This isn’t a review, which is handy, because it means I can get one slightly awkward truth out of the way straight off the bat: the Lada Niva is not – objectively and with full view of today’s automotive market – an easy car to recommend to anyone.
That might not surprise you, given it has been on sale mostly unaltered since 1977 and its positioning as a no-frills workhorse means it has never, nor will ever be, the recipient of the efficiency-enhancing and refinement-boosting upgrades that we’ve long taken for granted on new cars across the board. It trades instead mostly (and to great effect) on its affordability, durability and unstoppability.
But time marches on, and now, almost half a century since the final Niva prototype was deemed ready for production, a date has been set for the end of production. Which is why we find ourselves here, penning the latest in a series of heartfelt automotive eulogies, instalments in which most recently bade farewell to such segment-shakers as the BMW i8, McLaren 570S and Toyota GT86. That’s odd company for this no-nonsense, agricultural 4x4 (which, let’s remember, hasn’t been sold officially in the UK since 1996) to keep. But in terms of its potential endurance in collective memory, the Niva arguably stands head and shoulders above those more covetable contemporaries.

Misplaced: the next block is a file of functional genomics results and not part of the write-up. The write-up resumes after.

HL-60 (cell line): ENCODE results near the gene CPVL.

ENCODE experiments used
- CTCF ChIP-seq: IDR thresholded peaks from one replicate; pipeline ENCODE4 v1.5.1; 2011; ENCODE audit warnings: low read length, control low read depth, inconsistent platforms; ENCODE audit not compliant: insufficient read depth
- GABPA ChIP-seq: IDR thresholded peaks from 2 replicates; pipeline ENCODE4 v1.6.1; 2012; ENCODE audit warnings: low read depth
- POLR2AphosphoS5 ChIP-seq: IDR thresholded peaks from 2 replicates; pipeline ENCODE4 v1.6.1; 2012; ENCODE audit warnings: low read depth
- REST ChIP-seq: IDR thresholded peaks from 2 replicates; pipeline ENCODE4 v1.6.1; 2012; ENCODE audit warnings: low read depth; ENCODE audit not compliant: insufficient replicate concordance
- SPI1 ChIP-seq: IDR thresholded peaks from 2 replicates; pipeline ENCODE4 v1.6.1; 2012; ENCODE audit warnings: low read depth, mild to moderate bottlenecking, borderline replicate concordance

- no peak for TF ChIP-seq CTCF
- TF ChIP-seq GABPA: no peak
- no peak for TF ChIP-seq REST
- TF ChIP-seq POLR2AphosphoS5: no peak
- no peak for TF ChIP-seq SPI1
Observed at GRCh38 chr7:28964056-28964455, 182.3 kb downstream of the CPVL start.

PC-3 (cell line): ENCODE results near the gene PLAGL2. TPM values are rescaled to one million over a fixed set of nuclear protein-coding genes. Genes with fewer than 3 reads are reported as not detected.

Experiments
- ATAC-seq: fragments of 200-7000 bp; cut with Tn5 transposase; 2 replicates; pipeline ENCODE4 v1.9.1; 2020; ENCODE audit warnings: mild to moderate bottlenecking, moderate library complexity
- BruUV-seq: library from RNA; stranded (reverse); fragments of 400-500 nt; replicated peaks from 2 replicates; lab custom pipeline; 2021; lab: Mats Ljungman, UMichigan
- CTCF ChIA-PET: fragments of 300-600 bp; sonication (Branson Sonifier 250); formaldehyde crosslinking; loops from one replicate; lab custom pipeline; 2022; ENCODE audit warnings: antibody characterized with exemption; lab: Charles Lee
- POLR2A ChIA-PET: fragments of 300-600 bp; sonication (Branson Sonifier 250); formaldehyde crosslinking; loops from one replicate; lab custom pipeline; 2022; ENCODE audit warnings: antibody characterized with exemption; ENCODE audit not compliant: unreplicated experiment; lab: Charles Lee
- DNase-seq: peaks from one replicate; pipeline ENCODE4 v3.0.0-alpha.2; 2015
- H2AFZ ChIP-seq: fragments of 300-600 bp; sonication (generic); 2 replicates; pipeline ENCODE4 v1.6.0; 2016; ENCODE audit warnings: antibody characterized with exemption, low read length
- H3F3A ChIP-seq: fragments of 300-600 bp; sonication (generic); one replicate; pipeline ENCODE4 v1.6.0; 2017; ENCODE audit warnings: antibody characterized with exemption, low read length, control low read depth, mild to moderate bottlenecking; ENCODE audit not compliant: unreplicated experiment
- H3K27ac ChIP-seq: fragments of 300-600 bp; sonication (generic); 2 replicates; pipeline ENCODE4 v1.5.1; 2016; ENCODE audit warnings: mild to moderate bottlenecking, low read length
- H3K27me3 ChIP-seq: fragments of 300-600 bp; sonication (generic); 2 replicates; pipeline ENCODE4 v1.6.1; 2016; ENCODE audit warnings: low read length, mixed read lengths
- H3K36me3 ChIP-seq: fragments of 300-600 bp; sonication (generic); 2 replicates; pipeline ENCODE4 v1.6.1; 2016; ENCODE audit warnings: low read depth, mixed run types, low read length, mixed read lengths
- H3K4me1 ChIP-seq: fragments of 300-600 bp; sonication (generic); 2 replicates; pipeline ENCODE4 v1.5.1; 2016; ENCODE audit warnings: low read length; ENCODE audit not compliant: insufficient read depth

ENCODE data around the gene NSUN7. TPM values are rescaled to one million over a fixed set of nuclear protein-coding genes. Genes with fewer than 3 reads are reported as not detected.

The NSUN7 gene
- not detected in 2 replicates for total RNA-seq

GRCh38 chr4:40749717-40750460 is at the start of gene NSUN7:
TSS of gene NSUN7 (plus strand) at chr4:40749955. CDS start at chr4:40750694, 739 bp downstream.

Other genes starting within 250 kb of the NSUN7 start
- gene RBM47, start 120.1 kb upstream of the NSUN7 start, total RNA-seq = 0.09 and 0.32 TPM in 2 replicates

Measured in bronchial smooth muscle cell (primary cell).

For starters, there’s the age thing. When the Niva was first shown to the Western public at the 1978 Paris motor show, Milton Keynes was only around a decade old, Abba were battling the cast of Grease for the top spot in the pop music charts and its country of origin would still be the Soviet Union for another 13 years. Not that modernity is or has ever been of much relevance to the Niva’s target market. It’s a purely functional off-roader with minimal concessions to such trivialities as driver pleasure, fuel economy or straight-line pace.
The Niva, then, was designed to be as comfortable churning through the frosty mud of a Siberian wheat field as it would be scaling a rocky outcrop on the edge of a Brazilian plain. So you will be unsurprised, again, to hear that its rugged charm doesn’t stand up to extended use on urban arteries, motorways or high streets.